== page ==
Release Date(s)1971/1972 (April 12, 2022)
Studio(s)American International Pictures (Kino Lorber Studio Classics)
- Film/Program Grade: See Below
- Video Grade: See Below
- Audio Grade: See Below
- Extras Grade: B+
- Overall Grade: B+
Although he was known as one of the screen’s masters of the macabre, Vincent Price was in a bit of a career slump by the time The Abominable Dr. Phibes was offered to him. His years with American International Pictures were drawing to a close and his days making lavish Edgar Allan Poe-based adaptations with Roger Corman were in the past. Robert Fuest, who had only directed a couple of films and worked on the popular television show The Avengers, was eager to tackle the script, which was rewritten under his own pen and guidance. The resulting screenplay attracted the likes of Joseph Cotten, Peter Jeffrey, and Terry-Thomas, among others.
In The Abominable Dr. Phibes (pronounced Fibes, not Fibees), police inspector Trout (Jeffrey) is investigating a series of murders perpetrated by an unknown killer. We learn that Dr. Anton Phibes (Price), an expert in theology and music whose wife Victoria (Caroline Munro) died during a surgical operation attended to by several physicians, purportedly died in a car accident after receiving the news. Somehow he survives, horribly disfigured without the ability to speak, using prosthetic make-up to make him look more normal and training his vocal chords to speak via a port in his neck. Believing that Victoria’s doctors were incompetent, he’s hell-bent on revenge, murdering each doctor one by one based upon the Ten Plagues of Egypt, which is facilitated by his mysterious and mute assistant Vulnavia (Virginia North). Despite the best efforts of Scotland Yard, Phibes outwits them while getting closer to Victoria’s chief physician, Dr. Vesalius (Cotten).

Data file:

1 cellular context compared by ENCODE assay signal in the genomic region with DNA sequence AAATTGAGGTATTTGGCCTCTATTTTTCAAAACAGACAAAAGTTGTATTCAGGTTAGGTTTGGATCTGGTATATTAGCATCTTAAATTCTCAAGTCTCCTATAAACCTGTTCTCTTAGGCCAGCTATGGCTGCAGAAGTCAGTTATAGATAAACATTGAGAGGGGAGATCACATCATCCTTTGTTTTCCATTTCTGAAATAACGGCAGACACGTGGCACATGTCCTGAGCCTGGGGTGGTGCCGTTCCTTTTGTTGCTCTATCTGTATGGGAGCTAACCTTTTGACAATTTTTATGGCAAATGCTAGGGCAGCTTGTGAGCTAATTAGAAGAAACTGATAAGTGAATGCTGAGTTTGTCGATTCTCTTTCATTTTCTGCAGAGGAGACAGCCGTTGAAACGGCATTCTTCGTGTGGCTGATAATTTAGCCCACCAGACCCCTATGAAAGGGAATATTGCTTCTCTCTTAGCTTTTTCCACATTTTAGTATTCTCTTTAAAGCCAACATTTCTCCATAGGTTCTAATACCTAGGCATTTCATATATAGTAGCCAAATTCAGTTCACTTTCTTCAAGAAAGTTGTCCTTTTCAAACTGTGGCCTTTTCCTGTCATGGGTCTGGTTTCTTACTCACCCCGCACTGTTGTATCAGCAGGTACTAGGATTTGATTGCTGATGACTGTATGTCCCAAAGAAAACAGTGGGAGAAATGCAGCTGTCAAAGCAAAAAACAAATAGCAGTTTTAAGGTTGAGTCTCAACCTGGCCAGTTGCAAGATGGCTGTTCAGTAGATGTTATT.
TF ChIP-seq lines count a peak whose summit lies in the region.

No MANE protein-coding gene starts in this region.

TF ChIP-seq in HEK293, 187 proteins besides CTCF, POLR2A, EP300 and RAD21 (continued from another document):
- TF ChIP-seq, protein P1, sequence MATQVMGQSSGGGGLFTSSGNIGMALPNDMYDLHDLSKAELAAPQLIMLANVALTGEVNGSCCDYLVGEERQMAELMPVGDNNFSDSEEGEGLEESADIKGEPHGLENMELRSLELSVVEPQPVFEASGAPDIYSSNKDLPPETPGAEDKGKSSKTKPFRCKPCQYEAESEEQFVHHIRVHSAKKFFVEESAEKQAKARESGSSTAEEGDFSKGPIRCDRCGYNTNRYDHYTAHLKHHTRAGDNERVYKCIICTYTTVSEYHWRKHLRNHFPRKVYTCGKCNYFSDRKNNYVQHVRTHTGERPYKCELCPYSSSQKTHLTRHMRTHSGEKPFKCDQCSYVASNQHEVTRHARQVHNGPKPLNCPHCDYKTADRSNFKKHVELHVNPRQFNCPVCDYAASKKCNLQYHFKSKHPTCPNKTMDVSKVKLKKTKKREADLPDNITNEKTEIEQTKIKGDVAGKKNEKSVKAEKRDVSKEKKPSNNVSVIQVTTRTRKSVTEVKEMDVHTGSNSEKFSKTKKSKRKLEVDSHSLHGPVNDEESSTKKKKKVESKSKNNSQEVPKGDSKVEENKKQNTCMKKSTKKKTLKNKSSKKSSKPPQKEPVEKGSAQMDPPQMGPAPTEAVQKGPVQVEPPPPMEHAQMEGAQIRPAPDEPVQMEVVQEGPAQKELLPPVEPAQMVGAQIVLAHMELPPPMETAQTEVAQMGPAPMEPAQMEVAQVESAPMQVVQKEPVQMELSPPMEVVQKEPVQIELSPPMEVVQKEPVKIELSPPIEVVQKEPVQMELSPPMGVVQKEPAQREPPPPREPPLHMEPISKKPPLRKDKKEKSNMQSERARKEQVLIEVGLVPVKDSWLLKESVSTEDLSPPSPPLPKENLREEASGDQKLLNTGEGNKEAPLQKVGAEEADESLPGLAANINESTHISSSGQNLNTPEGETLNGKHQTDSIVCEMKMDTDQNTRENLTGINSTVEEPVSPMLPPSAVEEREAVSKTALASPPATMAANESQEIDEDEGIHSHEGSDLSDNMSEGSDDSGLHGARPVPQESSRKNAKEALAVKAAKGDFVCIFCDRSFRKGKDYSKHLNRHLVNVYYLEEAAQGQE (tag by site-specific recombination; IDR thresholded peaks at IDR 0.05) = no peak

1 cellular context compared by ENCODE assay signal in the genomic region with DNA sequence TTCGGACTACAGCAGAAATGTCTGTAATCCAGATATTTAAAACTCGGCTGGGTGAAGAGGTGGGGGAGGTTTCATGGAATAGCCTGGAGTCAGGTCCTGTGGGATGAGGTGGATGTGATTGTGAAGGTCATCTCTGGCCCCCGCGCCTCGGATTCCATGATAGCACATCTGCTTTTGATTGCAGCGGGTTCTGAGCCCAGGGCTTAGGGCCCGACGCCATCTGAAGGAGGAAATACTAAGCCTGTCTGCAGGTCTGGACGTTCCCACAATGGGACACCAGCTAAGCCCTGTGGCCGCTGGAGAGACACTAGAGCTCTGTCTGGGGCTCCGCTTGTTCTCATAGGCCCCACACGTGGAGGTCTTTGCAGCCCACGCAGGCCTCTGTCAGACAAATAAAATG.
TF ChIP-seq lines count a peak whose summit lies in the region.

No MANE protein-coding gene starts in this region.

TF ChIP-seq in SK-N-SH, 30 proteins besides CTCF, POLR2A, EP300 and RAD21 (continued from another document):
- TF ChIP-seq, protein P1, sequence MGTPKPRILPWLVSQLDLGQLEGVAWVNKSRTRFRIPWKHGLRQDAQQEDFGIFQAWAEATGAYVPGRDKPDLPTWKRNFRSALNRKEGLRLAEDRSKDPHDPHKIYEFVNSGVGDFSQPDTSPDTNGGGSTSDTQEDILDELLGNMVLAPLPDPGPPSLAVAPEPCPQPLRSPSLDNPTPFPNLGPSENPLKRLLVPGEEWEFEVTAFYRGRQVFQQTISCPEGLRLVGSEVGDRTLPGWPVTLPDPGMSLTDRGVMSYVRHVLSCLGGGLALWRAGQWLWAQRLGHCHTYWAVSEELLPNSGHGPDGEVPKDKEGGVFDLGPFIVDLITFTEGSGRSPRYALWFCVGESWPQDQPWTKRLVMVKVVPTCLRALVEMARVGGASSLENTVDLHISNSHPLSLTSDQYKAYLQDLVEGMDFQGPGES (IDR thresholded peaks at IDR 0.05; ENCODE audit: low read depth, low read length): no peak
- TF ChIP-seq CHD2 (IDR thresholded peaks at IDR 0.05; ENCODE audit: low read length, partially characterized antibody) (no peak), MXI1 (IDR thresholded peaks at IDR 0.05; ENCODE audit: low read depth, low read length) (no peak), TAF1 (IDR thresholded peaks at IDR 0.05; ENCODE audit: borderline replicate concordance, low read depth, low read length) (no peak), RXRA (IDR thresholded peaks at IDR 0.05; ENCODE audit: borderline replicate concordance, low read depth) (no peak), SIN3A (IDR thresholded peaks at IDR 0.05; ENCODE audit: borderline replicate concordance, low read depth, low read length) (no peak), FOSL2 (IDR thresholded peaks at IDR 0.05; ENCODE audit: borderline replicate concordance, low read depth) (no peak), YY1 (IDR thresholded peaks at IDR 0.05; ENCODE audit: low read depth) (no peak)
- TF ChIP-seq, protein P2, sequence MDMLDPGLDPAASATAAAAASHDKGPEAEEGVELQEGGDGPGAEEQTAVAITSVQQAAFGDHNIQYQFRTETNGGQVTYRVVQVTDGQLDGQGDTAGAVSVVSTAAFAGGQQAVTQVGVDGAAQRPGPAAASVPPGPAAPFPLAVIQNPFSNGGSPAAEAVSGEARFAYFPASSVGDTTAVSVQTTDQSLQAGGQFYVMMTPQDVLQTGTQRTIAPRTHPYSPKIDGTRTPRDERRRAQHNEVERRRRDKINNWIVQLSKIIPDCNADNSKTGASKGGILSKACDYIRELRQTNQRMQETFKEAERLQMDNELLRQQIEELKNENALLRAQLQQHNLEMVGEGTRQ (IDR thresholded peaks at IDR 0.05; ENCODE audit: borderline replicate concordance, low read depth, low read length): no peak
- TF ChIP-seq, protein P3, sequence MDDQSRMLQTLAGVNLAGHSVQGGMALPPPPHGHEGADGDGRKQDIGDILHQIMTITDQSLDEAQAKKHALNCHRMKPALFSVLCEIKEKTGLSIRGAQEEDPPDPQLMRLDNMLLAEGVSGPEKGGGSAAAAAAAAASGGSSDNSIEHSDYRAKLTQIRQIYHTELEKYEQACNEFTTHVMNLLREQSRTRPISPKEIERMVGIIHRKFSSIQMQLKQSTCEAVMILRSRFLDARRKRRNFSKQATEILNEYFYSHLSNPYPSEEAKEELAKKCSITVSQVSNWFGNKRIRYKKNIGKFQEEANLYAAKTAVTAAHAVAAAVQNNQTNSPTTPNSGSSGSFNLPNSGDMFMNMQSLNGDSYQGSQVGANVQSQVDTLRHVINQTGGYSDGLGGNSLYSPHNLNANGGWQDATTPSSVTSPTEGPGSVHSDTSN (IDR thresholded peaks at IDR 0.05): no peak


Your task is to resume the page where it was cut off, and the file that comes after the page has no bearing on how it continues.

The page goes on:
A surprisingly respected work within the filmmaking community, The Abominable Dr. Phibes is meticulously constructed. Specific camera angles are employed within the film’s mix of art deco and art nouveau styles. Fuest and cinematographer Norman Warwick splash the film with color and shadow—Phibes’ lair in particular is a lush palette of purples, pinks, and blues of all gradations. It’s almost an art film in the way that it’s presented, even allowing for extended and narratively unnecessary moments between Phibes and Vulnavia to share a dance set to music performed by Phibes’ mechanical orchestral band bearing the moniker “Dr. Phibes Clockwork Wizards.” It’s bizarre, ironic, and beautiful at the same time.
Many aspects of the plot are left unexplained, but it’s clear that Phibes is some sort of genius, surviving death and creating incredible gadgets to further aid him in his quest for revenge. It’s also never stated what the relationship is between he and Vulnavia. We never learn where she comes from, who she is, or what becomes of her in the end. But the mystery and intrigue is part and parcel as to why The Abominable Dr. Phibes works. Knowing the how and why are meaningless. We’re far more interested in Vincent Price’s performance and whether or not Phibes is going to get away with what he’s doing, even though his motivation for revenge is not entirely sound. We still root for him despite the fact that he’s a complete madman, but there’s a method to his madness, and even his exit from the film is a haunting one.
Because of the film’s success, American International wanted to make a sequel right away, which Fuest, Price, and the majority of the crew were happy to do since making the first film was such a pleasant experience. Fuest had been mostly allowed final cut on the first film, despite minor changes made at the studio’s request. However, the birth pangs of Dr. Phibes Rises Again were sharp and severe. The bulk of the main production was mostly left alone, but American International later re-edited the film and added in additional dubbing without Fuest’s involvement, cheapening it and making it a much lesser experience than its predecessor. This is clearly evident when viewing the theatrical trailer, which has many additional moments that were cut out of the film. As of this writing, a director’s cut of the original version has yet to surface.